As the U.S. dollar declines from the heady highs of 2022, it’s time to revisit the Australian and Canadian dollars

The value of the U.S. dollar soared in 2022 as currency markets followed a familiar script.

This happened because the Federal Reserve delivered more interest rate hikes than any other top central bank, delivering a blistering 4.25% in just 10 months.

Owning U.S. dollar-denominated assets suddenly offered the highest yield net of inflation in nearly 20 years. The Bank of Japan didn’t move rates at all, and the yen (JPY) became the year’s weakest major currency.

The other majors landed mostly as expected. The pace of rate hikes in the Eurozone broadly matched those of Norway and Sweden, but the euro (EUR) outperformed against the krone (NOK) and krona (SEK).

That makes sense because the high cost of borrowing cooled economic activity and soured the appetite for risk-taking in business ventures and investing.

Against that backdrop, capital tends to look for safety in “end demand” economies where the rich importers live. It flows away from “vendor” economies with greater dependence on exports.

Just think about who’s likely to feel financially safer in an economic downturn—the customer at the fancy coffee shop or the barista.

This calculus also helps explain why currencies weakened in commodity-exporting countries like Australia, Canada and New Zealand, even when their central banks outpaced the interest-rate actions taken by the European Central Bank (ECB).

The “Aussie” may soon end a two-year downtrend against the Canadian dollar.

However, the currencies of those three countries bested the krone and the krona as faster rate hikes from the Reserve Bank of Australia (RBA) and the Reserve Bank of New Zealand (RBNZ) and the Bank of Canada (BoC) offered an edge.

Political factors helped account for what happened. The Swiss franc (CHF) stood tallest among European majors despite a relatively smaller rates lift from the Swiss National Bank (SNB). The currency has a reputation as a regional haven.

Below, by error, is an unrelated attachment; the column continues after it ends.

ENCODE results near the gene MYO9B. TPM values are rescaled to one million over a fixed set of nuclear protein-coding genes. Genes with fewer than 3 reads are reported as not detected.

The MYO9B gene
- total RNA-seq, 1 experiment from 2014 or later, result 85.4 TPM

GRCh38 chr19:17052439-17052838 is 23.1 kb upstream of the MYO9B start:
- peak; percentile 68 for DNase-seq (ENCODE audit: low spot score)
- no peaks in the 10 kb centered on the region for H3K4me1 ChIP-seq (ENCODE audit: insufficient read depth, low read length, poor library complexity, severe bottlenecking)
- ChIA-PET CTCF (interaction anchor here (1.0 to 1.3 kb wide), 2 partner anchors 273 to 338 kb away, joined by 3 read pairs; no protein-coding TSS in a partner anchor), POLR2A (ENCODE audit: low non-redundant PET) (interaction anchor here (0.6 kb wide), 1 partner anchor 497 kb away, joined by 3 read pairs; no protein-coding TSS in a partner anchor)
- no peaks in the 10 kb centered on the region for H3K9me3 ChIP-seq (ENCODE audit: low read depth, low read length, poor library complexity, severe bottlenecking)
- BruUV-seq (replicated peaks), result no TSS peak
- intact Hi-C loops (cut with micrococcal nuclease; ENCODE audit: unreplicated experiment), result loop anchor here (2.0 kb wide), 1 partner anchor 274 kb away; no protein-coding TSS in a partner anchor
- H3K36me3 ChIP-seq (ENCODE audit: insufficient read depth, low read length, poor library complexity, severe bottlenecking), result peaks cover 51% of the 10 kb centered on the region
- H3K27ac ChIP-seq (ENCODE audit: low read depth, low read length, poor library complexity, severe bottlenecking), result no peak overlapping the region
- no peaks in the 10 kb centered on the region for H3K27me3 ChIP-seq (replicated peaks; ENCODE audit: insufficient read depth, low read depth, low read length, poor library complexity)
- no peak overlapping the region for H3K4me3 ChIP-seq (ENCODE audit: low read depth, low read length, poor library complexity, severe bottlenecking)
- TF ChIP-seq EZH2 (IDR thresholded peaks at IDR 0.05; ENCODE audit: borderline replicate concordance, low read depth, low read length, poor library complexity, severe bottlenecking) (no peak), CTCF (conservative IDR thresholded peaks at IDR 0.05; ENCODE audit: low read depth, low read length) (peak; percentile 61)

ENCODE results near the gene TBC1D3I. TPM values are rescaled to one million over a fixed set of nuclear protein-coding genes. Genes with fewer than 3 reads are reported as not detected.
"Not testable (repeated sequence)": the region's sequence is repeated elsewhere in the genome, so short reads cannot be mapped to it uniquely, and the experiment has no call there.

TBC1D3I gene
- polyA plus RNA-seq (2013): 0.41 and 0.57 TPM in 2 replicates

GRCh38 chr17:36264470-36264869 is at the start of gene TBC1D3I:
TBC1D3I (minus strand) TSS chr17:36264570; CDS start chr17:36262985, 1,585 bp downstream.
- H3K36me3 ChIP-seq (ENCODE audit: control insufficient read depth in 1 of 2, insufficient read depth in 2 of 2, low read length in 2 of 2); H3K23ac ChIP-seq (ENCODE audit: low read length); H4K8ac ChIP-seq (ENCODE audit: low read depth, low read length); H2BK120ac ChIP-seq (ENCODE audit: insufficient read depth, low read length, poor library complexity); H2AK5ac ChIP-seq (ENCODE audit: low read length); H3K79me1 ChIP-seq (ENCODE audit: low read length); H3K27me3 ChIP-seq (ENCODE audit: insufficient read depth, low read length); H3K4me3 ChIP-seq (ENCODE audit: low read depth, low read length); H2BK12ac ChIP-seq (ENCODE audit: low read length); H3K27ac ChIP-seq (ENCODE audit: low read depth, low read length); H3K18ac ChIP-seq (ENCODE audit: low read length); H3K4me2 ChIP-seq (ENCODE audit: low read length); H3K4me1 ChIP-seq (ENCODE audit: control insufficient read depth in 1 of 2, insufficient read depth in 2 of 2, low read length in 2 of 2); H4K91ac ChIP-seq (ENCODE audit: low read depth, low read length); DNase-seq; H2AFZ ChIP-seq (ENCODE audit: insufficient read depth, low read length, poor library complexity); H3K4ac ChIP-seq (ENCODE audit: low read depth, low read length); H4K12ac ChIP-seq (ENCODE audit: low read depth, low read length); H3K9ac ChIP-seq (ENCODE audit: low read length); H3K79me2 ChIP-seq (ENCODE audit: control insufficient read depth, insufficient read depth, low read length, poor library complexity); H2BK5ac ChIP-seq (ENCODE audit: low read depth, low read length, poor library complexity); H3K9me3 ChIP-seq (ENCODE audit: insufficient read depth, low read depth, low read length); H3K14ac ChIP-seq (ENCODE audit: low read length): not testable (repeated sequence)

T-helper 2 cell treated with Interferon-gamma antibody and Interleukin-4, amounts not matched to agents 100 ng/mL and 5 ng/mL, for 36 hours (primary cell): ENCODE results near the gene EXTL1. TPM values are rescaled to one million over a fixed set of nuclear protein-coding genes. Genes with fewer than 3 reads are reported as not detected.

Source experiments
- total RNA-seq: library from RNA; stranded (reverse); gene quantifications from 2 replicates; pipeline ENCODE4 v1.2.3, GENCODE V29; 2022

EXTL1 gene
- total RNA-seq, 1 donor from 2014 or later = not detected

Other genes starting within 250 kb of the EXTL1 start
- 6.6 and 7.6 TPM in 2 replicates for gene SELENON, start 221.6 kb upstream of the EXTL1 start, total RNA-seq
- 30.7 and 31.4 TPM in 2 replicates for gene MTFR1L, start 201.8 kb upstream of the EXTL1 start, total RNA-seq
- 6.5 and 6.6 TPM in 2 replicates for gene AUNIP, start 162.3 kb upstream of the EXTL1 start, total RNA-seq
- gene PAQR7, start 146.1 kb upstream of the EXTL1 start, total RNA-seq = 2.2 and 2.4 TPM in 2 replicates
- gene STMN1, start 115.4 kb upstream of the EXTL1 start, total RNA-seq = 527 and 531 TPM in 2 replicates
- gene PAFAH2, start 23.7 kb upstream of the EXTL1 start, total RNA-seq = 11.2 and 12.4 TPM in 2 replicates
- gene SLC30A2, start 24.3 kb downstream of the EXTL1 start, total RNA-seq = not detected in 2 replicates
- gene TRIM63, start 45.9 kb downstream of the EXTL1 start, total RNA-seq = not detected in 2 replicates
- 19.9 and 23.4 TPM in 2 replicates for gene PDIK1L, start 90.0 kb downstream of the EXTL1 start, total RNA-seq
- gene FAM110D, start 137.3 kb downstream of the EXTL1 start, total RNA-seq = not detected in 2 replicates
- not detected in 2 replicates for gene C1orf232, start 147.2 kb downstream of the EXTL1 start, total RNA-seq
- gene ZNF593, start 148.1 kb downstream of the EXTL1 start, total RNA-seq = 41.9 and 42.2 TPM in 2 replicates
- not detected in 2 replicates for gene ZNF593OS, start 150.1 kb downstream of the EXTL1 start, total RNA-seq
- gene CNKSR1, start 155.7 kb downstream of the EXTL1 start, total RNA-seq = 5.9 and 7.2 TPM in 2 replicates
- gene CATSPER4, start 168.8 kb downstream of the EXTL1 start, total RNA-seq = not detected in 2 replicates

Most of Europe’s economies have been exposed to the conflict in Ukraine, making Switzerland attractive as a comparative safe harbor yet again.

Meanwhile, government turmoil in the United Kingdom has anchored the value of the British Pound (GBP) despite a relatively energetic Bank of England (BoE). The country had three prime ministers between the start of September and the end of October.

The way forward in 2023 seems less clear-cut. Market pricing suggests most of last year’s rate-hike leaders will see their advantage narrowed as laggards play catch-up. That means the largest monetary policy changes might benefit the euro and British pound.

However, yield-chasing may go out of fashion, ceding the spotlight to capital preservation and boosting the U.S. dollar as the most liquid cash-out venue of choice. It could come as sharply higher lending rates take a toll on growth and financial stability.

The global economy has been shrinking at an accelerating pace since last August, according to purchasing managers surveyed by S&P Global and JPMorgan.

At the same time, spikes in short-term U.S. dollar borrowing costs akin to those seen in 2007 ahead of the global financial crisis are a sobering sign of credit stress. They came as markets struggled and ultimately failed to digest an earlier round of rate hikes, and traders seem worried something similar is back—thanks to central banks’ latest efforts.

So, it seems appealing to plot a path away from risk on/off extremes to create a nuanced stance. Weighing the prospects of the Australian and Canadian dollars provides a case in point. They reside on the same “risk-on” side of the sentiment divide, which may dull the influence of big swings in the overall market mood.

Meanwhile, a genuine divergence in their economic stories may be developing. The Australian dollar is strongly exposed to China, its largest export market. Beijing’s sudden turn away from the highly restrictive zero-tolerance COVID policy stirred hopes for an economic revival, after current spikes in case numbers subside.

The Canadian dollar is similarly anchored to the U.S., where economists place the odds of a recession within a year at a dismally high 65%.

Australia’s central bank is also expected to deliver another 75-100 bps in rate hikes in 2023, while Canada’s central bank retreats into wait-and-see mode.

The markets seem to have noticed. The performance of the /6A Australian dollar futures contract against its /6C Canadian dollar counterpart suggests the so-called “Aussie” may be set to end a two-year downtrend against its North American cousin.

Confirmation on a sustained breach of 0.9324 may set the stage for a rise toward 0.9515 at first. Alternatively, slipping back below 0.9112 might neutralize upward pressure, at least in the near term. 

Ilya Spivak heads tastylive Global Macro and hosts the network’s Macro Money show. @ilyaspivak